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Venture Capital Industry in India “There is a tide in the affairs of men, which taken at the flood, leads on to fortune.…….. And we must take the current when it serves, or lose our ventures. - William Shakespeare Growth is the process that only happens when the untread is tried and the undone is materialized. For any new venture we undertake there is always apprehension of misses than hitting the bull‟s eye and this apprehension for years has curbed the entrepreneurs from innovating and growin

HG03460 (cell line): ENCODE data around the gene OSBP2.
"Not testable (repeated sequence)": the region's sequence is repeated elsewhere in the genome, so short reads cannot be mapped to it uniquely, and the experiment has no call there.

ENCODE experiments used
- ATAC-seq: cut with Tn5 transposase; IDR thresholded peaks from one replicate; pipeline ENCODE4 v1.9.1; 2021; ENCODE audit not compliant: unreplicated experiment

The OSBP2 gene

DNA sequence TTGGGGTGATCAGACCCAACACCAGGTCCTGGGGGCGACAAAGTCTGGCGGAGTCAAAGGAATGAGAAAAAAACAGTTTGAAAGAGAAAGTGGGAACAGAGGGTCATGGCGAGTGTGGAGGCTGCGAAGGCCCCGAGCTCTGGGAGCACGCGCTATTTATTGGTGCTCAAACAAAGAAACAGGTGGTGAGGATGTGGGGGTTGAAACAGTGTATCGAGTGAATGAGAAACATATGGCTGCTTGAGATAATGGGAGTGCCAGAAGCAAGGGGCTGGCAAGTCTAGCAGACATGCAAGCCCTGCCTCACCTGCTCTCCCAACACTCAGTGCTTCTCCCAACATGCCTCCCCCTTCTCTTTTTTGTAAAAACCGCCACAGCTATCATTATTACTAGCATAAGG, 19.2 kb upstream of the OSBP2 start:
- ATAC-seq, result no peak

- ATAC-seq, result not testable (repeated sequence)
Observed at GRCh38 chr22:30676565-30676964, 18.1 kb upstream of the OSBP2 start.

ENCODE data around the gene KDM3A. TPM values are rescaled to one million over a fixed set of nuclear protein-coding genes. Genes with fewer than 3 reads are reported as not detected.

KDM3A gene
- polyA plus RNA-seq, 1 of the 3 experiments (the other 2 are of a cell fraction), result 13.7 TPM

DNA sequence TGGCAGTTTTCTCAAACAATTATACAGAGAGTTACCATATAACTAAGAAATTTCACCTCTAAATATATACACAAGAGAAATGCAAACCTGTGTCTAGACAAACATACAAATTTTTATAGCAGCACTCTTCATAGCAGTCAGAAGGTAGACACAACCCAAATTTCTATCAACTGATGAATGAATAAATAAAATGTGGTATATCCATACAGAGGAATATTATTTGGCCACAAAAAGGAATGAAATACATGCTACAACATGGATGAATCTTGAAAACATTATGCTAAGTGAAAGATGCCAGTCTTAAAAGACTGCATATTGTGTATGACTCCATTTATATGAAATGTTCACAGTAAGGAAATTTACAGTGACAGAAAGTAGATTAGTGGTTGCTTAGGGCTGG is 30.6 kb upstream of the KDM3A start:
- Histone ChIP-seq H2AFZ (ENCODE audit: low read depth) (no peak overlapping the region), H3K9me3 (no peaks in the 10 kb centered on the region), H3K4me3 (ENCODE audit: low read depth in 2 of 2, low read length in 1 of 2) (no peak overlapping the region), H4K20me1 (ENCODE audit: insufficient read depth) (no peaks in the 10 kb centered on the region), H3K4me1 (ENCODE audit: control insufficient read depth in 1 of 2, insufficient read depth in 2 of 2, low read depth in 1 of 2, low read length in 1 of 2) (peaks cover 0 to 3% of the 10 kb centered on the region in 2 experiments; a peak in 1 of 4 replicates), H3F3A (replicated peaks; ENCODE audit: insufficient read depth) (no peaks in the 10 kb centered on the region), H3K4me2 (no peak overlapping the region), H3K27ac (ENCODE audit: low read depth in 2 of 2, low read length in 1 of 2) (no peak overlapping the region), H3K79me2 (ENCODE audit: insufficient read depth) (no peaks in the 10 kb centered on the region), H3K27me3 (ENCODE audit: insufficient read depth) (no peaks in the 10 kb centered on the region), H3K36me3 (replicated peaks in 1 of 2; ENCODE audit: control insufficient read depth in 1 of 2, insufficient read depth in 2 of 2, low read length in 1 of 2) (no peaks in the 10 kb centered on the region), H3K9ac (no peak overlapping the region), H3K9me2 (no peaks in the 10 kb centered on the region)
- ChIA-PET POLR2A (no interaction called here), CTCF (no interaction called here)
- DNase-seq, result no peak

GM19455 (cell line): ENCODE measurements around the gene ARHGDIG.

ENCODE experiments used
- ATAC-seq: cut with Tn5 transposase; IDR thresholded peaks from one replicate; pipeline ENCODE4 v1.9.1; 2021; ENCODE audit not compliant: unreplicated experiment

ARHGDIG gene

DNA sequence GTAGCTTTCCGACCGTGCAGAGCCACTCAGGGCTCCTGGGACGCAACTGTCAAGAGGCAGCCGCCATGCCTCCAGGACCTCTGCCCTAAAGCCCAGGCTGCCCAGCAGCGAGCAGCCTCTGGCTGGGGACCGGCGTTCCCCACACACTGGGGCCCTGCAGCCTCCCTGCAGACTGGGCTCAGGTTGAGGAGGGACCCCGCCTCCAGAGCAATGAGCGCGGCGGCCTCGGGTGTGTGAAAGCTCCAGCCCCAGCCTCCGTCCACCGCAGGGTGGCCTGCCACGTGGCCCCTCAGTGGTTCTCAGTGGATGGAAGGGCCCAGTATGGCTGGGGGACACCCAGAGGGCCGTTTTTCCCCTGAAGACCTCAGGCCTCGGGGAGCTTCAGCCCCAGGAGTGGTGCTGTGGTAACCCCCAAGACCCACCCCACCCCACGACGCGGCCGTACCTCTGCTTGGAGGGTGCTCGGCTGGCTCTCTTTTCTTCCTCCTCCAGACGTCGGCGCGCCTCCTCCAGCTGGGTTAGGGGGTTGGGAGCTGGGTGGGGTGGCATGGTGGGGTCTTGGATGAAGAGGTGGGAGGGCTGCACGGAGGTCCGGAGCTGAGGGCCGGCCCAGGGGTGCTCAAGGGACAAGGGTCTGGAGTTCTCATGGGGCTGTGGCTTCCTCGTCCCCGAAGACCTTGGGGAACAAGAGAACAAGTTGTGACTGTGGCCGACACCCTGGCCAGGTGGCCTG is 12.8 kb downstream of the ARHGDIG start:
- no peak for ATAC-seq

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  Venture Capital Industry in India “There is a tide in the affairs of men, which taken at the flood, leads on to fortune.……..   And we must take the current when it serves, or lose our ventures. - William ShakespeareGrowth is the process that only happens when the untread is tried and theundone is materialized. For any new venture we undertake there is alwaysapprehension of misses than hitting the bull‟s eye and this apprehension for  years has curbed the entrepreneurs from innovating and growing. VentureCapital is the conduit for giving the entrepreneurs wings to fly when they arewilling to jump of the cliff.Simply put, Venture Capital is a term coined for the capital required by anentrepreneur to „venture‟ into something new, promising and un conventional.Investing in a budding company has always been a risky proportion for anyfinancier. The risk of the business failure and the apprehensions of an alltogether new project clicking weighed down the small entrepreneurs to get thestart-up fund. The Venture Capitalists or the angel investors then came to theforefront with an appetite for risk and willingness to fund the ventures. How does it work? Venture Capital financing is a process whereby funds are pooled in for a periodof around 10 years and investing it in venture capital undertakings for a periodof 3 to 5 years with an expectation of high returns. To protect the funds of theinvestors against the risk of losses, venture capital fund provides its expertise,undertake advisory funct ion and invest in the „patient capital‟ of the undertaking equities. Venture Capital financing had been a popular source of funding inmany countries and served as a lucrative bait to create a similar industry in Indiaas well. Historical Evolution The development of the organised venture capital industry in India, as is inexistence today, was slow and belaboured, circumscribed by resourceconstraints resulting from the overall framework of the socialistic economicparadigms. Although funding for new businesses was available from banks andgovernment owned development financial institutions, it was provided ascollateral-based money on project-financing basis, which made it difficult formost new entrepreneurs, especially those who were technology and services  based, to raise money for their ideas and businesses. Most entrepreneurs had torely on their own financial resources, and those of their families and wellwishers or private financiers to realise their entrepreneurial dreams. Early Beginnings In 1972, a committee on Development of Small and Medium Enterpriseshighlighted the need to foster venture capital as a source of funding newentrepreneurs and technology. This resulted in a few incremental steps beingtaken over the next decade-and-a-half to facilitate venture capital funds intoneedy technology oriented small and medium Enterprises (SMEs), namely:    Risk Capital Foundation, sponsored by IFCI, was set-up in 1975 topromote and support new technologies and businesses.    Seed Capital Scheme and the National Equity Scheme were set up byIDBI in 1976.    Programme for Advancement of Commercial Technology (PACT)Scheme was introduced by ICICI in 1985.These schemes provided some succour to a limited number of SMEs but theactivity of venture capital industry  did not gather momentum due to the following reasons :      The funding was based on investment evaluation processes that remainedlargely collateral based, rather than being holistic, and the policyframework remained unaltered, without the instruments to injectdynamism in the VC industry.    There was no policy in place to encourage and involve the private sectorin the venture capital activity. Setting-up of TDICI and Regional Funds: 1987-1994 For all practical purposes, the organised venture capital industry did not exist inIndia till almost 1986. The role of venture capitalists till then was played byindividual investors and development financial institutions. The idea of venturecapital gained momentum after it found mention in the budget of 1986-87  .Later, a study was undertaken by the World Bank to examine the possibility of developing venture capital in the private sector, based on which the Governmentof India took a policy initiative and announced guidelines for venture capitalfunds (VCFs) in India in 1988.Soon many other funds followed. The pioneers of the Indian venture capitalindustry were largely government-owned banks and financial institutions, with  some contribution from the financial services companies in the private sector.The fol lowing VC funds were the pioneers which laid the foundations of India‟s  VC industry: Venture Capital Funds Set Up during 1987-1994 S no. V C Fund Set up by Year Size(million)1 Venture Capital Fund Scheme IDBI 1987 Rs. 543.62 India Investment Fund Grindlays 3i Invest.Services Ltd.1987 US$ 7.53 Venture Capital Unit Scheme I TDICI 1989 Rs. 3004 Canbank Venture Capital Fund Canbank FinancialServices Ltd.1989 Rs. 1565 All Industry Fund Credit CapitalVentureFund (I) Ltd.1990 Rs. 120.66 Second India Investment Fund Grindlays 3i Invest.Services Ltd.1990 US$ 13.57 Venture Capital Unit Scheme II TDICI 1990 Rs. 10008 APIDC Venture capital Fund1990APIDC VentureCapitalLtd.1990 Rs. 1359 Gujarat Venture Capital Fund Gujarat VentureFinanceLtd.1990 Rs. 24010 Fund20th Century Fund 20th Century VentureCapital Corp.Ltd.1991 Rs. 28711 Indus Venture Capital Fund I Indus VentureManagementLtd.1991 Rs. 21012 IL&FS Venture IL&FS VentureCorporation Ltd.1991 Rs. 50013 Venture Capital Unit Scheme III RC&TF Corporation 1991 Rs. 30014 FB Venture Capital I IFB Venture FinanceLtd.1992 Rs 10015 Information Technology Fund Credit CapitalVentureFund (I) Ltd.1993 Rs 100  Entry of Foreign Venture Capital Funds: 1995-1998 Thereafter, the Government of India issued guidelines in September 1995 foroverseas investment in venture capital in India. For tax-exemption purposes,guidelines were also issued by the Central Board of Direct Taxes (CBDT) andthe investments and flow of foreign currency into and out of India was governed  by the Reserve Bank of India‟s (RBI) requirements. Further, as a part of its  mandate to regulate and to develop the Indian capital markets, the Securitiesand Exchange Board of India (SEBI) framed the SEBI (Venture Capital Funds). Policy Support  —  1999 Onwards With globalisation policies and practices resulting in India getting increasinglylinked with the world, the policy framers realised the tremendous potential of venture capital activity a nd its resultant impact on the country‟s growth.  In his 1999 budget speech, the finance minister of India announced that “for   boosting high-tech sectors and supporting first generation entrepreneurs, there is an acute need for higher investment in venture capital activities.”  Healso announced that the guidelines for registration of venture capital activitywith the Central Board of Direct Taxes would be harmonized with those forregistration with the Securities and Exchange Board of India (SEBI).The Government of India constituted a SEBI committee headed by K. B.Chandrasekhar to make recommendations to facilitate the growth of VCindustry in India. This committee submitted its report in July 2000 with thefollowing salient recommendations, all of which were accepted andimplemented:    SEBI should be the nodal regulator for VC funds in India providing asmooth, single window, problem-free regulatory framework for quick andefficient flow of money into VC funds in India.    Tax pass-through status should be granted to all regulatory compliant VCfunds, similar to that which is provided to mutual funds, ensuring that at the “pool - level” (VC Fund) profits are tax exempt.    Foreign venture capital investors (FVCI) should also be registered withSEBI. This registration should enable them to have the same facilities as theforeign institutional level of easy investments and disinvestments withoutany FIBP/RBI approvals.